A growing awareness of creative real estate financing techniques is producing a boon in small-scale investor purchases of rental homes and condominiums -- despite the slump in the over-all housing market nationwide.
Brokers in cities across the country report that sales of residential properties to two-income families and single professionals who plan to rent them out are on the upswing, moving counter to the rest of the industry.
The tightness in the conventional mortgage money market has accelerated activity by small investors, brokers suggest, because it has opened opportunities for the growing numbers of buyers who don't depend on S&Ls or banks to finance their purchases.
Tight money, in the words of surburban Chicago investment counselor William Warr, has also "softened up sellers of homes who really need to sell -- making them willing to cut prices and particate in financing to a degree they'd never consider in a stronger economy."
The combination of a buyer's market and greater sophistication in financing knowledge "is dynamite" for investors and their brokers right now, Warr said.
From downtown Chicago condominium apartments to tract subdivisions outside Washington, Houston, Phoenix, Tampa, Kansas City and West Coast cities, creative financing techniques are behind a high percentage of purchases of residential real estate by small scale investors.
Many of the techniques being used were little known 10 years ago, but have mushroomed in popularity since 1975, thanks to a spate of books, seminar programs, and efforts by local brokers to educate prospective clients.
The essential ingredient of most of the techniques is avoidance of the conventional money market, where funds are either unavailable for small investors today, or prohibitively expensive.
Rather than buying a suburban home or in-town condo via the traditional route -- going to a bank or S&L for aconventional mortgage -- investors increasingly insist on assumptions of existing mortgages plus participation in some form of secondary financing by the seller or the seller's broker.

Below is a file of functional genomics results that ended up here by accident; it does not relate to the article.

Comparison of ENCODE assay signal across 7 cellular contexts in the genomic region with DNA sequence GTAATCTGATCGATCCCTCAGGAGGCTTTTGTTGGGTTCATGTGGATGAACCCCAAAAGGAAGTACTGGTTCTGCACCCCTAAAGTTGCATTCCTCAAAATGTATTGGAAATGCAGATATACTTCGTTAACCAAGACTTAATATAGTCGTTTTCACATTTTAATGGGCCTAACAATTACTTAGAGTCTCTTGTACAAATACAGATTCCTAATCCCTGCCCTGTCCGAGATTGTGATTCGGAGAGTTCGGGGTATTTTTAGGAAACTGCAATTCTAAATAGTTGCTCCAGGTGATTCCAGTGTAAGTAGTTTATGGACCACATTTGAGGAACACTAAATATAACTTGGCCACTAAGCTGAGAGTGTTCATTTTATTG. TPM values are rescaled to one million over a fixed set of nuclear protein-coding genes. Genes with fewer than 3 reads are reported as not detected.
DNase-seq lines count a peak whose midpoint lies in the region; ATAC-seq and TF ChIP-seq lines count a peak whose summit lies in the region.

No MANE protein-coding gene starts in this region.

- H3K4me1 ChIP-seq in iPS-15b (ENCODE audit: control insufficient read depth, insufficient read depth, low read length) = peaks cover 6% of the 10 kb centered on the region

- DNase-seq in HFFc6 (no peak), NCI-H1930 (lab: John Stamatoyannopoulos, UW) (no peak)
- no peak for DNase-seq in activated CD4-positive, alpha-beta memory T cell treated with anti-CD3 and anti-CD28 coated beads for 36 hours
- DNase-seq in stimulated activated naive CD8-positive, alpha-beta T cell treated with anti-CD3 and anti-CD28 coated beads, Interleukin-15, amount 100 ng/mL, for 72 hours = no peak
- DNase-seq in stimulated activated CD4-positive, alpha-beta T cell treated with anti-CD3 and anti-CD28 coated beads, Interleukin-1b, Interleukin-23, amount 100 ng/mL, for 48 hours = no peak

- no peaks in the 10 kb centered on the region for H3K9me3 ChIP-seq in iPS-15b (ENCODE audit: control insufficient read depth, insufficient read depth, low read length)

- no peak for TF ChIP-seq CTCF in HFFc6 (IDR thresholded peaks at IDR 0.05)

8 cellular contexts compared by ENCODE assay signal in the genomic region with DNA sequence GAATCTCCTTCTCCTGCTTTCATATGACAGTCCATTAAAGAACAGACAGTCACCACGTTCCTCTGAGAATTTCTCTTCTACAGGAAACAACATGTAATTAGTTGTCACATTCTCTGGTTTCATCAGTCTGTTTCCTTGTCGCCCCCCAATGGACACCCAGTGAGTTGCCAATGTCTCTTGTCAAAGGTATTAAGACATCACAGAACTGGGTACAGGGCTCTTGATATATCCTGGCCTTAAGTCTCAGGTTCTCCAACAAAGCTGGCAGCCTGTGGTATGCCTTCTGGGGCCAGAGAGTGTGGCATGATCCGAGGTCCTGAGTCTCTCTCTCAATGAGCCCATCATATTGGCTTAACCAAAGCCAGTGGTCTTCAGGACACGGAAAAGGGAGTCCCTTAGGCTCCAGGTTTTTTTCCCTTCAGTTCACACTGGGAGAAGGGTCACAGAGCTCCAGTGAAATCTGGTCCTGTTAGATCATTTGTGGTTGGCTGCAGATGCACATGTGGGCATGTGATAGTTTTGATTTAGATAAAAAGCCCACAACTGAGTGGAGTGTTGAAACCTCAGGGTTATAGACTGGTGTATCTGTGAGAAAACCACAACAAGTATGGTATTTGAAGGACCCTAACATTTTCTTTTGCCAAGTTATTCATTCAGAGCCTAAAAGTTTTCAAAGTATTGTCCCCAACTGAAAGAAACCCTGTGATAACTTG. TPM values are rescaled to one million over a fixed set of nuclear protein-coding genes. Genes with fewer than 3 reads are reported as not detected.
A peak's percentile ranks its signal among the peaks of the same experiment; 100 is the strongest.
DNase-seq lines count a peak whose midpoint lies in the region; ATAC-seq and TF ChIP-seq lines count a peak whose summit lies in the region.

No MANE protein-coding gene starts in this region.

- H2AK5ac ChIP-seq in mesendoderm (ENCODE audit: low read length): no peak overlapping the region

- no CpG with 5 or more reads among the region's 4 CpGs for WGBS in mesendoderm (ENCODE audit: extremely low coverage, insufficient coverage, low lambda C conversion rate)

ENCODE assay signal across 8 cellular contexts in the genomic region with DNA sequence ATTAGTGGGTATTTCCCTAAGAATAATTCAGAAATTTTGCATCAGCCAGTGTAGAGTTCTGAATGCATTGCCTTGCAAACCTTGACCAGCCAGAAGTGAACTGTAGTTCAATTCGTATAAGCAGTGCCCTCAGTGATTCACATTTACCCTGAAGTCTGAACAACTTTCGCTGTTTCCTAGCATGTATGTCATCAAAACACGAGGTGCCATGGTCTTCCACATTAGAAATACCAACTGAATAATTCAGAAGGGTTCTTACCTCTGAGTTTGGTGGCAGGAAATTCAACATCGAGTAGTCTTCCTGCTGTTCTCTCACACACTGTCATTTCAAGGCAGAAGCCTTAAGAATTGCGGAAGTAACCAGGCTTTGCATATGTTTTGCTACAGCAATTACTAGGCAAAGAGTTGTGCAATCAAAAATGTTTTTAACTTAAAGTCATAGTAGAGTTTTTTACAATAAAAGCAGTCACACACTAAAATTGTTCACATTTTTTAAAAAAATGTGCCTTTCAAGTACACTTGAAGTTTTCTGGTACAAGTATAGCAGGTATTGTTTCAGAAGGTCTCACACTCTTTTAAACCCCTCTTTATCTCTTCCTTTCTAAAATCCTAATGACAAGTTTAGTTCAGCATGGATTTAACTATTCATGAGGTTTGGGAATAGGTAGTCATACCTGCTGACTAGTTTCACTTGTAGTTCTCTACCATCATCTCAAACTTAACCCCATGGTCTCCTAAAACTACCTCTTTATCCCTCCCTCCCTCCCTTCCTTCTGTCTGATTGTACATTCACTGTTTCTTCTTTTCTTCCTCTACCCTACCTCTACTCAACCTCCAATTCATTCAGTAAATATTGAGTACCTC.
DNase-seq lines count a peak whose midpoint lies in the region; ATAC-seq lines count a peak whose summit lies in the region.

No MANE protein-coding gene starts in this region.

Savy, small-scale investors in rentalhouses also getting involved in custom-tailored land contracts, tax-deferred exchanges, options contracts, wrap-around mortgages or deeds of trust, and other financial exotica.
Here's a quick overview of the main techniques and how they work for investors.
Assumptions plus secondary notes. Assumptions of existing mortgages are nothing new, but the 1980 rental-home investor demands more than that from sellers. FHA, VA and some conventional S&L and bank mortgages are assumable by buyers, often with attractive interest rates. But they tend to require large equity investments by the purchaser to step into the shoes of the seller.
In the case of a $70,000 VA financed house with a $35,000 mortgage balance at 9 percent, for example, the equity investment required for an assumption would be $35,000.
Rental home investors in soft marketscut that amount to $10,000 or less by insisting that the seller "take back" a note secured by the house for $25,000 or more, repayable at a negotiated interest rate over a three-to five-year period. Investors seeking "no-money-down" terms convince the seller's broker, or the seller, to take back another note for the balance of the equity requirement, again repayable at negotiated terms.
Sellers are willing to go along with such deals because they're getting the best price possible for their property in a dead market, and the secondary notes often bear 13 to15 percent interest rates. The notes are also convertible to instant cash, if the seller desires, through sale to local investors who buy them at discounts.
Land contracts. When rental-home investors want to assume a conventional mortgage that prohibits assumption without a step-up in interest rate, they negotiate land contracts, also known as "contracts for deed." Title doesn't pass immediately to the buyer, but the contract can permit little or nothing down, plus below-market interest rates and lengthy principal paybacks.
The main risk to investors is the possibility of a legal challenge by the lender against the seller, charging that he or she has transferred the property without the lender's consent.
Tax-deferred exchanges. Investors with one or more houses are swapping them profitably, tax-free, with no cash outlay, by using Section 1031 of the Internal Revenue Code. The law allows deferral of capital gains taxation on exchanges of real estate investment equity, until the property owner eventually sells the real estate for cash. Options contracts. A technique that is most popular in Sun Belt markets, options contracts allow investors to nail down purchases in future years with small payments today. Rather than buying a house outright, the investor makes a $1,000 or $2,000 payment to the current owner-occupant for the right to buy it within the next several years at agreed-upon, favorable price and terms.
The investor gains effective control of the house -- though not actual ownership -- for very little, and can exercise (or get out of) the legally binding option, according to the dictates of the market.